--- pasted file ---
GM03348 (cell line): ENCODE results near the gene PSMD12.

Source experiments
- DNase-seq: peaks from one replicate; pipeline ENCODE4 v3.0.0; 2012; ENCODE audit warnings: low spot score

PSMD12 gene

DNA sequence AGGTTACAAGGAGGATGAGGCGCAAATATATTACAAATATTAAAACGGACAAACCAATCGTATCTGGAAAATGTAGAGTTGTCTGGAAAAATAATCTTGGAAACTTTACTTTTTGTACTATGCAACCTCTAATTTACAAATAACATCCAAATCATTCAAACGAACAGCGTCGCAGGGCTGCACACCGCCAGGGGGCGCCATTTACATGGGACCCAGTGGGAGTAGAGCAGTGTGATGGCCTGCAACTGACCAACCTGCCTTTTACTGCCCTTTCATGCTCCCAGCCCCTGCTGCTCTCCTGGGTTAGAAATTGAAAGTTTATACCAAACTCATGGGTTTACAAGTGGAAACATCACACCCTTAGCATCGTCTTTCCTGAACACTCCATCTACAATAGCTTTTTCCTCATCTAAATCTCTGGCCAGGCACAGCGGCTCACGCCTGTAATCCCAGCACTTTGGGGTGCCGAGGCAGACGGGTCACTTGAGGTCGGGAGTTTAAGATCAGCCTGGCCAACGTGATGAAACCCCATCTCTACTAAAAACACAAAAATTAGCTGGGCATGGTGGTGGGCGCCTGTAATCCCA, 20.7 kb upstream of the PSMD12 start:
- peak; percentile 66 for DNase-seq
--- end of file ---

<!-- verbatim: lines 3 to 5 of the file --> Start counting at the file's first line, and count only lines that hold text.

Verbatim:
- DNase-seq: peaks from one replicate; pipeline ENCODE4 v3.0.0; 2012; ENCODE audit warnings: low spot score

PSMD12 gene

DNA sequence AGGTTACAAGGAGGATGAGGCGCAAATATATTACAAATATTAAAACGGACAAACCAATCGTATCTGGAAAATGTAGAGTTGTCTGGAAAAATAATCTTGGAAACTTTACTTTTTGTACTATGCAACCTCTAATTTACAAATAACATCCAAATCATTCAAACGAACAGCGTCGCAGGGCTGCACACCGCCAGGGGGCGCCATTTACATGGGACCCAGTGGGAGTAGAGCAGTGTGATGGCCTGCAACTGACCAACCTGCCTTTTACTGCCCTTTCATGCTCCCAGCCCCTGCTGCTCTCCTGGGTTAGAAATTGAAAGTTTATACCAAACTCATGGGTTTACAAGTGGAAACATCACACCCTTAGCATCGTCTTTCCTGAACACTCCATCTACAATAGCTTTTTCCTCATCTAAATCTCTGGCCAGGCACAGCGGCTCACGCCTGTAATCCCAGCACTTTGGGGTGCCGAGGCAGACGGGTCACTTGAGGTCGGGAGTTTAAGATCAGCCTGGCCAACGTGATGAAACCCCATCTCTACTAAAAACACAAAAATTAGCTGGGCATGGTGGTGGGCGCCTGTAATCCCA, 20.7 kb upstream of the PSMD12 start: